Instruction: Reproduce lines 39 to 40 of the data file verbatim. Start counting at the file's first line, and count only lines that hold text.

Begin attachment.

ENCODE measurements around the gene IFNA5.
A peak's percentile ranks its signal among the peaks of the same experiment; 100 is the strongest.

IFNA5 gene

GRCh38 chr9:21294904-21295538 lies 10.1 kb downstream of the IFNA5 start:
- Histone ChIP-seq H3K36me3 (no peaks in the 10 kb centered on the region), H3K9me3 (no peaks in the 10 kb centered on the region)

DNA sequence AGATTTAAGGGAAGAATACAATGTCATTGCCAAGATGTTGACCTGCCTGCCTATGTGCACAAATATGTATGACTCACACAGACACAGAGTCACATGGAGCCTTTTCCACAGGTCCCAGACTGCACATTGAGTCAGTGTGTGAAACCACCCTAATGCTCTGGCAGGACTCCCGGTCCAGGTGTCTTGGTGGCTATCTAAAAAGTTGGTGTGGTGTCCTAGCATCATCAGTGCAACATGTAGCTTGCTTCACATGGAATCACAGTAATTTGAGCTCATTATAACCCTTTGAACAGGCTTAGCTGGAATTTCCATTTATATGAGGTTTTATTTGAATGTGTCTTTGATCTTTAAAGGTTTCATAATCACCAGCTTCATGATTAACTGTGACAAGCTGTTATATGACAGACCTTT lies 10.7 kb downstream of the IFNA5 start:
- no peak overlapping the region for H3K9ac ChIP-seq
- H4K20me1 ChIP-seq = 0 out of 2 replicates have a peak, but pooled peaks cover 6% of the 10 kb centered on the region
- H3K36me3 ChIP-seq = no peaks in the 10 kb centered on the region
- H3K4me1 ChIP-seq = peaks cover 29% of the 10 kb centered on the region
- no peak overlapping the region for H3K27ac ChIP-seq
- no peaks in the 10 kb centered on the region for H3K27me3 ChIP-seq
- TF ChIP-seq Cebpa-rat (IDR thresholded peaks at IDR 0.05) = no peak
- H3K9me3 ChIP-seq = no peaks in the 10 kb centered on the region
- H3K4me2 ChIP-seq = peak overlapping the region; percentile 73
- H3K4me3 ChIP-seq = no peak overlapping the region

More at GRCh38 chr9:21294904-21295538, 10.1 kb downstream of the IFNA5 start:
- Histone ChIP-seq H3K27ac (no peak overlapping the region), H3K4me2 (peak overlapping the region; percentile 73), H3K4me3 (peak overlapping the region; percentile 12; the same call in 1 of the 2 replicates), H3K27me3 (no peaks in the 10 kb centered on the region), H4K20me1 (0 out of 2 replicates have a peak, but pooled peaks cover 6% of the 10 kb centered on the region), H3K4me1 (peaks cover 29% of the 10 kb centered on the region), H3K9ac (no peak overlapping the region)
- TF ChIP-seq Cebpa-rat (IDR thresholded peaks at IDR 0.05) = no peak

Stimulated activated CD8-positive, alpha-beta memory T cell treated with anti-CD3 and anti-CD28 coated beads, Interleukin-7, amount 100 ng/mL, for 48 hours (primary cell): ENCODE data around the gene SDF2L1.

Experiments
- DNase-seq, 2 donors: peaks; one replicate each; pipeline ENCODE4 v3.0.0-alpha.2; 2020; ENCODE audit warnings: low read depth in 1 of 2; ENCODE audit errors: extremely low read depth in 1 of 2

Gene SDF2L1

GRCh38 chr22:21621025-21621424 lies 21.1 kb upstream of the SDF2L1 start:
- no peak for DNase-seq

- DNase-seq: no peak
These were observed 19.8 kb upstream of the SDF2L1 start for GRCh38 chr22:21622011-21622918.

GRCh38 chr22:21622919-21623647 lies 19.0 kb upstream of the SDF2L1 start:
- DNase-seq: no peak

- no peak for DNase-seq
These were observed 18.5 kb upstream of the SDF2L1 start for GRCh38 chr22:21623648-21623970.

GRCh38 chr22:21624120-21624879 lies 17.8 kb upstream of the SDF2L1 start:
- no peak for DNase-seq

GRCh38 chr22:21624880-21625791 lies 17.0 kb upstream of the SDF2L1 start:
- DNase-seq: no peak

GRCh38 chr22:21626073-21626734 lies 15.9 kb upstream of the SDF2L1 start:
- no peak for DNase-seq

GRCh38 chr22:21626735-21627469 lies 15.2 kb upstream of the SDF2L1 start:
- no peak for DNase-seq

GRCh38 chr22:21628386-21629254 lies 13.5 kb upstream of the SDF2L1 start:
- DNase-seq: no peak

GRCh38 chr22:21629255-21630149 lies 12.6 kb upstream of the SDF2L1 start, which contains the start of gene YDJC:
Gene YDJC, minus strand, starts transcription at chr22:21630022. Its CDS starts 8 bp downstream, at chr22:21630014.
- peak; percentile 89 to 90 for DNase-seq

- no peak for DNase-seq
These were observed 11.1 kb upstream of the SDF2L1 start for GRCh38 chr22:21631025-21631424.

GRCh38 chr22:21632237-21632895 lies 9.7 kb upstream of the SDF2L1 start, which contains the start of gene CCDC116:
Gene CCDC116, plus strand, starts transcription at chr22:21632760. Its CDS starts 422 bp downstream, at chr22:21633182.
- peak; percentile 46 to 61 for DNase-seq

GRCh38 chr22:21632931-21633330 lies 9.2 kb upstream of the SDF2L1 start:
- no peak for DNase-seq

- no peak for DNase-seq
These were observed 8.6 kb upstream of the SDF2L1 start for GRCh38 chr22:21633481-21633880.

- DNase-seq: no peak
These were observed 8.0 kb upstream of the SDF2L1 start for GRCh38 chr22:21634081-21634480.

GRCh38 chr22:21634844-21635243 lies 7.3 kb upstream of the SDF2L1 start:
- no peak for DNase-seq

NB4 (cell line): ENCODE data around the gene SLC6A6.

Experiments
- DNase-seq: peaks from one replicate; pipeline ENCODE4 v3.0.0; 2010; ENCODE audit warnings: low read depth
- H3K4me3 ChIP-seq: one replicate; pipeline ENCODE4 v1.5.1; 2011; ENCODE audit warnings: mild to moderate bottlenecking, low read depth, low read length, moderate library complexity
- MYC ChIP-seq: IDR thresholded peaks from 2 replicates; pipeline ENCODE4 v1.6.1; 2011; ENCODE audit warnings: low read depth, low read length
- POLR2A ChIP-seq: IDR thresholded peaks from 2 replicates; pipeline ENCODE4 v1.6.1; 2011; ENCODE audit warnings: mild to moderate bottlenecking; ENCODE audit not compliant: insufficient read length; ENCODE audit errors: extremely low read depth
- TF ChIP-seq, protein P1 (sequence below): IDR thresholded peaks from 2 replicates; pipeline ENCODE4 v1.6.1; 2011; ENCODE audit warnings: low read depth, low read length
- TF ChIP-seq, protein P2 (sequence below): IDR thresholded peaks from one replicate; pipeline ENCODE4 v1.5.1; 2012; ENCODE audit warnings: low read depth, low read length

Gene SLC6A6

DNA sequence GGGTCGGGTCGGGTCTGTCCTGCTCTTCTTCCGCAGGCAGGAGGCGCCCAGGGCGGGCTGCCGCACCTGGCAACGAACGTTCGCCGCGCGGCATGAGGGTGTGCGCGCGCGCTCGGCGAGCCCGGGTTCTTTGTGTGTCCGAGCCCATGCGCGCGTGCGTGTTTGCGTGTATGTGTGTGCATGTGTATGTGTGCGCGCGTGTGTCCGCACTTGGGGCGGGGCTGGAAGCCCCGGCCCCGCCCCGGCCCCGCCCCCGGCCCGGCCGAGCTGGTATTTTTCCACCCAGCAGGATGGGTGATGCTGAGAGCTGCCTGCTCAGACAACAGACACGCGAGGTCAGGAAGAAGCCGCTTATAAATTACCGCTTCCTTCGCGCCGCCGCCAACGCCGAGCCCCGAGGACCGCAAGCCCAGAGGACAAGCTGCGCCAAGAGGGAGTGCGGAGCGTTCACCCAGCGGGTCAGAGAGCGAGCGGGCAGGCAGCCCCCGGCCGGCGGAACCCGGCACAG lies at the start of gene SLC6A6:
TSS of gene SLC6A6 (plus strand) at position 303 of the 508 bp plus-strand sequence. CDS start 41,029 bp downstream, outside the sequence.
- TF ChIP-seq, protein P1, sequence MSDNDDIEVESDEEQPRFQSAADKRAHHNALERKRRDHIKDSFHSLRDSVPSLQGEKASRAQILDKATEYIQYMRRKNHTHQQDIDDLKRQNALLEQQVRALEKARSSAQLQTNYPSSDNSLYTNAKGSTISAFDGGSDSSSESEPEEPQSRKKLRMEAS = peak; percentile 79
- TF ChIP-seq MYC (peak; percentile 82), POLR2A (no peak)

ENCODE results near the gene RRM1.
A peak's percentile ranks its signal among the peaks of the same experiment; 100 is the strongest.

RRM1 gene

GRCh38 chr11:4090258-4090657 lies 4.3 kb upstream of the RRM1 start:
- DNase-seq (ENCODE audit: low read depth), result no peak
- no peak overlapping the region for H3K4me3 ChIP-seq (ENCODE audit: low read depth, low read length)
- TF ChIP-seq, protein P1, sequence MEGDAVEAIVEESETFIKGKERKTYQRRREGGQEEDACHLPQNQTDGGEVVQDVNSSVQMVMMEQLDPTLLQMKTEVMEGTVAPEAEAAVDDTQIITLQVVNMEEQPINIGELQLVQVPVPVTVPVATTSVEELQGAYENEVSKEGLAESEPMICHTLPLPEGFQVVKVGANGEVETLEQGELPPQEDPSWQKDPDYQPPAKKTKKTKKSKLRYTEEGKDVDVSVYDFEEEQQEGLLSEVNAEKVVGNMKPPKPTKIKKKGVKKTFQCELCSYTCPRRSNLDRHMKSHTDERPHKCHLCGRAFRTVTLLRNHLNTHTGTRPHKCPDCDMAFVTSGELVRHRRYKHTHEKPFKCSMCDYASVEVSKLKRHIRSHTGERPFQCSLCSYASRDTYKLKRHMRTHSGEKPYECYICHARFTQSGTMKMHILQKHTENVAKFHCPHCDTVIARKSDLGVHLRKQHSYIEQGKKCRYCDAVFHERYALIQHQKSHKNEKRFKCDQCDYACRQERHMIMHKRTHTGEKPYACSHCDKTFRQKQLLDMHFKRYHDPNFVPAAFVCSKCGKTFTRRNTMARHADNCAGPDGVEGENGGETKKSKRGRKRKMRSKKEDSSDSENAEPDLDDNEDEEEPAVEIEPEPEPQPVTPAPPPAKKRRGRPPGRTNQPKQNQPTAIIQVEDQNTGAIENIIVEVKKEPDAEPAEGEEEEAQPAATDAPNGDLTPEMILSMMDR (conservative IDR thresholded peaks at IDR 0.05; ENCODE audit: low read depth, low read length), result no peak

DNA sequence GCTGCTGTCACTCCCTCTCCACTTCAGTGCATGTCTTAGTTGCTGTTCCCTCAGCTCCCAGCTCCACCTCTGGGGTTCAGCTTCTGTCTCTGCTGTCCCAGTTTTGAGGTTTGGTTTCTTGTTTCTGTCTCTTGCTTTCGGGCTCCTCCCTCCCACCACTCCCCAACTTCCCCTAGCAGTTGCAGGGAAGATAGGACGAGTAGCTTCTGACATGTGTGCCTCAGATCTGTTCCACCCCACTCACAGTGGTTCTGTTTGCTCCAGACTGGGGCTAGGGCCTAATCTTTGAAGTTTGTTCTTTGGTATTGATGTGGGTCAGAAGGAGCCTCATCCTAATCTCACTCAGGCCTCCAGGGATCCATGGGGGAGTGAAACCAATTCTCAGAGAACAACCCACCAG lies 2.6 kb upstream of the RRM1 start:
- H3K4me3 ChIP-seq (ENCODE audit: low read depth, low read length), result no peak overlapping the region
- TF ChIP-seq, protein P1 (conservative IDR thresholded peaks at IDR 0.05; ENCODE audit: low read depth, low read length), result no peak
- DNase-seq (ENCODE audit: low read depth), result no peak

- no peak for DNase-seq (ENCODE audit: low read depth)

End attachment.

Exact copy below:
- no peak for DNase-seq

GRCh38 chr22:21628386-21629254 lies 13.5 kb upstream of the SDF2L1 start: